There is an odd article in Times 2 today. Under the none-too-original heading The Ecstasy and the agony comes the subtitle As the first wave of Ecstasy users reach their forties, research suggests the drug can cause long-term brain damage. At last, one might be forgiven for thinking, conclusive evidence that Ecstasy is a harmful narcotic. Except that the bulk of the article paints a far more mixed and indeed contrary picture.
It begins by pointing out the deficiencies in most existing scientific research: the read-over from lab rats to humans is not applicable; the purported link to Parkinson’s disease was based on a confusion between MDMA and methamphetamine; most “drug casualties” have used a wide variety of legal and illegal intoxicants in massive doses, thus rendering it impossible to draw conclusive links between any single cause and an effect.
Instead, the article casts serious doubts on evidence of any long-term risk. While between one and two million people were dropping a pill a week in the UK, there were less than 20 deaths a year – and these from secondary effects rather than from the toxicity of the drug. According to Valerie Curran, Professor of Psychopharmacology at University College, London, “If you look at people who have given up for a year, there’s very little evidence of damage that persists”.
The problem is most tellingly captured by John Henry, Professor of Accident and Emergency Medicine at Imperial College, London. “I wanted to start research on the effects of Ecstasy years ago and they told me, ‘don’t be an idiot’. I really think that if we studied schoolchildren and found out who used E and then followed them up to see what happens, we’d have the answers by now.”
Professor Henry goes on to imply that there has been minor cognitive damage (“one or two or three IQ points”) which has effected in excess of a million users. This adds up to a lot of lost intellectual capital, but the real message here is that Government’s heavy-handed blanket ban on the drug has impeded research into the long term effects.
The truth is that thirty years after it was banned in the UK and twenty after it became the party-drug of choice for the all-night dancer, we continue to know very little about the risks. As with cannabis and other narcotics, prohibition has exacerbated rather than alleviated the problem. Scientific research is difficult as one cannot give willing volunteers the drug. It is not easy to find long-term users because they are inevitably covert about their use. Meanwhile, the criminals that feed the demand are unscrupulous; they do not have quality control, they are not regulated, and the customer has little come-back if s/he is harmed by their product. People who fear they are suffering a negative effect often hide their use from emergency services. Seeking help for long-term use is stigmatised and may leave a trace on medical records that will have other social and economic costs. Rather than protecting citizens, prohibition drives up to two million of them to deal with criminals every week – and this is just the Ecstasy users. The billions of pounds they generate feed organised crime on Britain’s streets and fund murderous civil wars in South East Asia and elsewhere.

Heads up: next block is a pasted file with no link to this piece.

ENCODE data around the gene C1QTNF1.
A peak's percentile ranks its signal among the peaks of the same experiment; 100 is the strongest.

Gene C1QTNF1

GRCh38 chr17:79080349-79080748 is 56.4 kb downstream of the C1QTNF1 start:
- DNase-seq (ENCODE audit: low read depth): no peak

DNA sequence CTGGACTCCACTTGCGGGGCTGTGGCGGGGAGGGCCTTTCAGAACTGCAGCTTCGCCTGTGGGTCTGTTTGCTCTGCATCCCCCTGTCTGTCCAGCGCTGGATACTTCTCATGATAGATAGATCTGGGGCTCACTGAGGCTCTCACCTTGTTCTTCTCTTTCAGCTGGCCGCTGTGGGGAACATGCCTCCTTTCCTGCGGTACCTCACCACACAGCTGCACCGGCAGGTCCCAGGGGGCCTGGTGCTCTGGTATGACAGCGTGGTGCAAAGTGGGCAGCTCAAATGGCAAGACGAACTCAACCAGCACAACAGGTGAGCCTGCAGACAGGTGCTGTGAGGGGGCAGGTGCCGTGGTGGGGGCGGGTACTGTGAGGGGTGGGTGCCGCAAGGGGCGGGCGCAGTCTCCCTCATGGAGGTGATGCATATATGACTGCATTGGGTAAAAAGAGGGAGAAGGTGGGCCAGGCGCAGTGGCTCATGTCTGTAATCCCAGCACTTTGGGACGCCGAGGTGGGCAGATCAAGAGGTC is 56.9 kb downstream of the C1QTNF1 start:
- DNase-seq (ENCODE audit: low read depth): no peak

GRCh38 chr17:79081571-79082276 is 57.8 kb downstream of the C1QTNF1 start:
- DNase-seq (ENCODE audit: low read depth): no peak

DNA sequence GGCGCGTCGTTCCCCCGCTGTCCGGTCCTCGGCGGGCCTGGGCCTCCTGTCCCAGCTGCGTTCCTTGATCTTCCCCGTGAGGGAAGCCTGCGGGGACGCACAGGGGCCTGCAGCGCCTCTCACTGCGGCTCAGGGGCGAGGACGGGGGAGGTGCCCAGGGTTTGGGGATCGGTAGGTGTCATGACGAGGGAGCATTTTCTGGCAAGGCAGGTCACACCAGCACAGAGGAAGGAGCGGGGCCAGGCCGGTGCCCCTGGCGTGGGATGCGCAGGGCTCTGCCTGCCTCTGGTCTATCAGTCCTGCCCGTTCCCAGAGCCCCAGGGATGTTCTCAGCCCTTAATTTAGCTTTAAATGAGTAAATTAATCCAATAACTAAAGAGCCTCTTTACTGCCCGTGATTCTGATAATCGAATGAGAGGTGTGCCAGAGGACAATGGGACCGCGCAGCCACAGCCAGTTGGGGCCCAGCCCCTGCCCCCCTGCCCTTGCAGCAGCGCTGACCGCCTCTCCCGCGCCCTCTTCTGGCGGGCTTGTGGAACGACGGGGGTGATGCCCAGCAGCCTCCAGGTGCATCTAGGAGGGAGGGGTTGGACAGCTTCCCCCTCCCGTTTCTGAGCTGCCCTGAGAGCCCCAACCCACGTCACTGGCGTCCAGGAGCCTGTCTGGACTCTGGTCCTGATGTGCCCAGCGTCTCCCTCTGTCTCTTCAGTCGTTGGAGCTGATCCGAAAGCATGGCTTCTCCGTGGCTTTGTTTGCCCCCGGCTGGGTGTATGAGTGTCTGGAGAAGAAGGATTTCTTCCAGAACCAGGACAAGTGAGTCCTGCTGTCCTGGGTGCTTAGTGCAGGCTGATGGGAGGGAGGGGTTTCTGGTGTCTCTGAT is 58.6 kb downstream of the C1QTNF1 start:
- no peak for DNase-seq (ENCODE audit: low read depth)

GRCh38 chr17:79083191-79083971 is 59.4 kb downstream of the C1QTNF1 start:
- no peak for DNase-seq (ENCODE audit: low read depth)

Professor Curran sums up the domestic case for a more intelligent and liberal approach: “We should accept that people are gong to take drugs and say: ‘Here is the science. Here is the risk-benefit profile. It’s your informed choice.’ Instead we’re in this crazy world where everything is pushed underground and drugs are put in the hands of criminals. I’m not saying we should legalise – that’s a big step – but in Holland, where there are coffee shops [for cannabis use] there haven’t been any major disasters through making cannabis available”.
It is not in the character of Labour or Conservative governments to trust people to make informed decisions about their own desires and the risks they face. They tend instead to treat individuals like children, to be swaddled and protected from all risk. The result is a thriving criminal underworld, misery exported to the Third World, and a future public health situation about which the scientific and medical authorities have no knowledge. Prohibition has failed.